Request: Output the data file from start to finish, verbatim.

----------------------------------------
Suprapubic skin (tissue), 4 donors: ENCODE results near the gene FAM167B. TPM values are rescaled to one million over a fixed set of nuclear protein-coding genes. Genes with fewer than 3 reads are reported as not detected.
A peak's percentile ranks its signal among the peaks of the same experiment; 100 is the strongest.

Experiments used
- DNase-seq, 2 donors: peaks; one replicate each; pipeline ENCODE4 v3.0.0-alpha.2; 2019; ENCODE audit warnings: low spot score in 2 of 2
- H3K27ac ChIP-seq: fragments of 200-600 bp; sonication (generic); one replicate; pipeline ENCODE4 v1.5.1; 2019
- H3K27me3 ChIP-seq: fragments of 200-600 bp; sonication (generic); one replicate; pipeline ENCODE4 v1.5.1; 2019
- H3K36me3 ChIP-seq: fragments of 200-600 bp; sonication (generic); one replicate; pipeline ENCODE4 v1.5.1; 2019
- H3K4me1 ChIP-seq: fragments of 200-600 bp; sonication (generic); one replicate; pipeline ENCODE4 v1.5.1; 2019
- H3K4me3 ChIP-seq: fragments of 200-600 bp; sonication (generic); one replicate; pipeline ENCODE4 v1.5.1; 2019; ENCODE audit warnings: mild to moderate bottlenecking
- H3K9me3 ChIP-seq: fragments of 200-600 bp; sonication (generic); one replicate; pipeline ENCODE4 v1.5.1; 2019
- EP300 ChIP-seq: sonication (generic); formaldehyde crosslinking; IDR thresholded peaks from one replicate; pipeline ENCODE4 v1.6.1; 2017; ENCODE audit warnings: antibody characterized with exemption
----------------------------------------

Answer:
Suprapubic skin (tissue), 4 donors: ENCODE results near the gene FAM167B. TPM values are rescaled to one million over a fixed set of nuclear protein-coding genes. Genes with fewer than 3 reads are reported as not detected.
A peak's percentile ranks its signal among the peaks of the same experiment; 100 is the strongest.

Experiments used
- DNase-seq, 2 donors: peaks; one replicate each; pipeline ENCODE4 v3.0.0-alpha.2; 2019; ENCODE audit warnings: low spot score in 2 of 2
- H3K27ac ChIP-seq: fragments of 200-600 bp; sonication (generic); one replicate; pipeline ENCODE4 v1.5.1; 2019
- H3K27me3 ChIP-seq: fragments of 200-600 bp; sonication (generic); one replicate; pipeline ENCODE4 v1.5.1; 2019
- H3K36me3 ChIP-seq: fragments of 200-600 bp; sonication (generic); one replicate; pipeline ENCODE4 v1.5.1; 2019
- H3K4me1 ChIP-seq: fragments of 200-600 bp; sonication (generic); one replicate; pipeline ENCODE4 v1.5.1; 2019
- H3K4me3 ChIP-seq: fragments of 200-600 bp; sonication (generic); one replicate; pipeline ENCODE4 v1.5.1; 2019; ENCODE audit warnings: mild to moderate bottlenecking
- H3K9me3 ChIP-seq: fragments of 200-600 bp; sonication (generic); one replicate; pipeline ENCODE4 v1.5.1; 2019
- EP300 ChIP-seq: sonication (generic); formaldehyde crosslinking; IDR thresholded peaks from one replicate; pipeline ENCODE4 v1.6.1; 2017; ENCODE audit warnings: antibody characterized with exemption